Posts in arts education
Talking Points: Arts Education in Oklahoma

Hundreds of arts and culture supporters will gather at the Oklahoma Capitol on Wednesday, April 12, 2017 to celebrate Oklahoma Arts Day.  Read our priorities for arts education below.
We request your support of school-based art teachers, arts integration and community arts and culture programs.

We affirm funding for the Oklahoma Arts Council as important to a well-rounded education statewide. 

We seek improved funding for public education that allows well-rounded learning including arts education.

For a child’s education to be complete, it must include the arts. Arts education---- music, dance, visual arts, drama/theatre and media arts-- prepares students for school, work and life. Students from early childhood to high school gain from arts education in multiple ways:

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ARTS EDUCATION: SERVING ALL STUDENTS

This diagram show the ways students benefit from arts education in their schools and communities.

Each part of the arts education ecosystem is important to benefit students. As we advocate for more certified arts teachers in schools or more community arts groups serving neighborhoods, let’s respect the role of each.

Americans for the Arts and other national partners produced this diagram as part of their “Arts Education for American Students: A Shared Endeavor” statement.

Read the statement here.

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ARTS EDUCATION & ESSA

Laws and policy are changing education standards and accountability. Oklahoma’s Department of Education is working now to decide how our state will implement the Every Student Succeeds Act (ESSA).

Our State Department of Oklahoma is creating a State Plan in preparation for implementation of ESSA for the 2017-18 academic year. Each state must revise its accountability plan for success in education, which―in addition to items such as test scores―can include other indicators, such as measures of participation in arts instruction.

Take advantage of the important opportunities outlined on this handout to voice your support for arts education!

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6 WEEKS INTO OKLAHOMA'S LEGISLATIVE SESSION: UPDATE

Oklahomans for the Arts has been tracking and weighing in on bills related to arts education, public art, cultural districts, nonprofit contributions and more.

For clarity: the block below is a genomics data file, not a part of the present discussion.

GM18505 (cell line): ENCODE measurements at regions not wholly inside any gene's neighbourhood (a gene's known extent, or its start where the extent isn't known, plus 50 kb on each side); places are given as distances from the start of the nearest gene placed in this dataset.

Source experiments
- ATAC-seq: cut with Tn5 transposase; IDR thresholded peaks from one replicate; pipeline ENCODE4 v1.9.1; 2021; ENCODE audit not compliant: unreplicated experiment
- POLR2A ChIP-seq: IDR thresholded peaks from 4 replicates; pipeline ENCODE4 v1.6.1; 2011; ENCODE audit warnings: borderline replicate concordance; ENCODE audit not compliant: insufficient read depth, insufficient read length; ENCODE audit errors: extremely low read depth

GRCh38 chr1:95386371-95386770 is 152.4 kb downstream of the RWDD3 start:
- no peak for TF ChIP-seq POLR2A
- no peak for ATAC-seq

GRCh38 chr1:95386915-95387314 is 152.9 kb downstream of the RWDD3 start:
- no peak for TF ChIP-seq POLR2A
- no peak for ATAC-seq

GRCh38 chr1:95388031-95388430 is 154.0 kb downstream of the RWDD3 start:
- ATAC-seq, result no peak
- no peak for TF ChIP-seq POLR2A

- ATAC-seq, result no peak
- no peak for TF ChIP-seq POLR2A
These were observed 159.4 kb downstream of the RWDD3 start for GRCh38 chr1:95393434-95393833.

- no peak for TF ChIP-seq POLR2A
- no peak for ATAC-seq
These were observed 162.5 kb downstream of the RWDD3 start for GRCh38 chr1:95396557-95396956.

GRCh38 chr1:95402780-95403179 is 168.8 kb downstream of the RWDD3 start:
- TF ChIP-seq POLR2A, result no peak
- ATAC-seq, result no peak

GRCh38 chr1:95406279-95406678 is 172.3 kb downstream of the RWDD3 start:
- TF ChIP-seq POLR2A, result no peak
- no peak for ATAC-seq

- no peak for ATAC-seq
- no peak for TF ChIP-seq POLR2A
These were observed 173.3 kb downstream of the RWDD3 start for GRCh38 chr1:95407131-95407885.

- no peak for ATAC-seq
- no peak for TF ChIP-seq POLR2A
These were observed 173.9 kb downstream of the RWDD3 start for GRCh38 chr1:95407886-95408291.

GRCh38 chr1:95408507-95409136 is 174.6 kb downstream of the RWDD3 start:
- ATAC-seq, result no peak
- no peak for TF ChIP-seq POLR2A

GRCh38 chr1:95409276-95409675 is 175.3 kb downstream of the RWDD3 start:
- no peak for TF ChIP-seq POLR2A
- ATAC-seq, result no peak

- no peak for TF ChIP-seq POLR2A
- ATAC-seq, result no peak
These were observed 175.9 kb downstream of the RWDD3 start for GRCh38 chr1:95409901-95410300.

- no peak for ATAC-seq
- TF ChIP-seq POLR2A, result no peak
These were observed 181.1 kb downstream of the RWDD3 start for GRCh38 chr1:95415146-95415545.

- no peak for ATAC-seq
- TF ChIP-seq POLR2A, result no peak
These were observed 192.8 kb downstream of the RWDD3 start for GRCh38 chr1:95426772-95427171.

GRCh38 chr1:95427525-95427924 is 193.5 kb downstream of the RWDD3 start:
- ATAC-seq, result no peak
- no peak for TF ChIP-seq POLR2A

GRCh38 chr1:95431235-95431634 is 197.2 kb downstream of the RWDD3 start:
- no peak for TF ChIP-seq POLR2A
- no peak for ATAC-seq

If you’ve been watching the news, you likely are aware of the significant budget crisis our Legislature seeks to parley.

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50 STORIES 50 YEARS: AN OKCPS VISUAL ARTS EDUCATOR

As a visual arts educator with OKCPS, Gail Sloop has seen public funding for the arts support creative, integrated learning on Oklahoma history, art, and culture among OKC elementary students.

“My mission is to expose young children, pre-kindergarten to 6th, to the arts,” says Sloop.

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50 STORIES 50 YEARS: CENTRAL ACADEMY

Central Academy, one of Oklahoma’s nation-leading alternative education centers, provides an additional dimension of education to their Tahlequah students – art education.

According to school leaders, the school is in a town and education system where creative outlets can be one of the first “non-essentials” to be cut out. Central Academy has been able to provide such outlets to allow students to express “their uniqueness and individuality, and [to] gain that sense of accomplishment and worthiness” (Paula Sloan, Director of Alternative Education for Tahlequah Public Schools).

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50 STORIES 50 YEARS: THE GODDARD CENTER

The Goddard Center serves as a beacon of creativity throughout south central Oklahoma and as a symbol of its lively, inventive communities. The center’s hands-on art classes serve diverse populations of all ages and particularly assist rural public schools in meeting the State’s Standards for Fine Arts.

Among the counties the Goddard Center serves are two of Oklahoma’s lowest ranking counties in terms of household income and health, Jefferson and Johnston – counties and cities whose school systems would not be able to serve their students in meeting the State’s fine arts standards without the work of the Goddard Center.

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CHANGING LANDSCAPE OF ARTS EDUCATION POLICY

Arts education leaders and arts advocates have converged on Washington DC for a series of strategic events, including the Arts Education Partnership State Policy Symposium, Americans for the Arts Arts Education State Pilot Project, State Art Action Network and the Arts Advocacy Day.

I am here with Amber Sharples, Executive Director of Oklahoma Arts Council, who is taking the lead on our arts education policy team. I will be reporting in from several of these events to share observations and resources I find.

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